The scene then shifts to numerous one-on-one interviews with Palestinian children in the courtyards of their schools in various Jerusalem neighborhoods and surrounding areas, in which they admit that they are taught in school that it is their destiny to violently “reclaim” the entire country they refer to only as “Palestine.”

One student from the Shuafat refugee camp says that his UNRWA educators “teach us in school that Jews are fickle, bad people.” He adds, “I am ready to stab a Jew and drive [a car] over them.” Another student from Shuafat says, “We have to constantly stab them, drive over them, and shoot them (the Jews).”

A child from Kalandia is filmed saying that he is taught about how “Zionists are our enemy, and [we] must fight them.” A different student at the same school says, “With Allah’s help I will fight for ISIS, the Islamic State.”

Click photo to download. Caption: A military-themed school play held in April 2016 at the UNRWA Nuseirat School in Gaza, in which students emerge from a tunnel to carry out an attack against Israelis—mirroring the Hamas terror group's cross-border attack tunnels. Credit: Center for Near East Policy Research.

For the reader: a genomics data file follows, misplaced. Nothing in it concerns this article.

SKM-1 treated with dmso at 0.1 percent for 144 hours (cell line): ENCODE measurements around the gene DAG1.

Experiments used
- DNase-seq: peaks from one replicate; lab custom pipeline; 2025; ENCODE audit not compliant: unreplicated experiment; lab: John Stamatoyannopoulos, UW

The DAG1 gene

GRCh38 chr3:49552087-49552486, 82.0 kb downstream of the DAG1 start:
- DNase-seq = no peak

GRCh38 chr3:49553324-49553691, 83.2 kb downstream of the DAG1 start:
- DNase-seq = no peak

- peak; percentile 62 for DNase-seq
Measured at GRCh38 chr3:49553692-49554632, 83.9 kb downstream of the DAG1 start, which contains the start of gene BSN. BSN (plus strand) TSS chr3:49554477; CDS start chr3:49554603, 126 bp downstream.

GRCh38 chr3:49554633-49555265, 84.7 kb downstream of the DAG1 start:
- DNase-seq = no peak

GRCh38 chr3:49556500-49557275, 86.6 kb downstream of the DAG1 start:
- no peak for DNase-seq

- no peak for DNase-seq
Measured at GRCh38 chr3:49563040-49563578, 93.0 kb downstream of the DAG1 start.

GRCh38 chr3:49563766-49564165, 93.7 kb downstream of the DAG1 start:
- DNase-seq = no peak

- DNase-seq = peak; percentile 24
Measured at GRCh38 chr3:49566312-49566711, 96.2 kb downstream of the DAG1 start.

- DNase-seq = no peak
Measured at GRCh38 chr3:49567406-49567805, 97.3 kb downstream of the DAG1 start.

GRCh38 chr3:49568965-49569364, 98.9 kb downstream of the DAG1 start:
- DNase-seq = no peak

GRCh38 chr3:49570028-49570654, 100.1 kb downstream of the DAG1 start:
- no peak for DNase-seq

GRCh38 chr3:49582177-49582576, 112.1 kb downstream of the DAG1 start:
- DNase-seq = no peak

Documentary filmmaker David Bedein, director of the Center of Near East Policy Research, says that the U.N. member states who are the funders of UNRWA schools should be held accountable for the agency’s hate education. Bedein says that at the top of that list of funders is the United States—UNRWA’s largest donor, providing $400 million of the organization’s annual $1.2 billion budget.

U.S. Rep. Doug Lamborn (R-Colo.) echoes Bedein, telling FoxNews.com that an UNRWA education “does not in any way prepare the Palestinian population or future generations of Palestinians for peace with Israelis. It is unacceptable that the international community, including the United States, is funding UNRWA without demanding change.”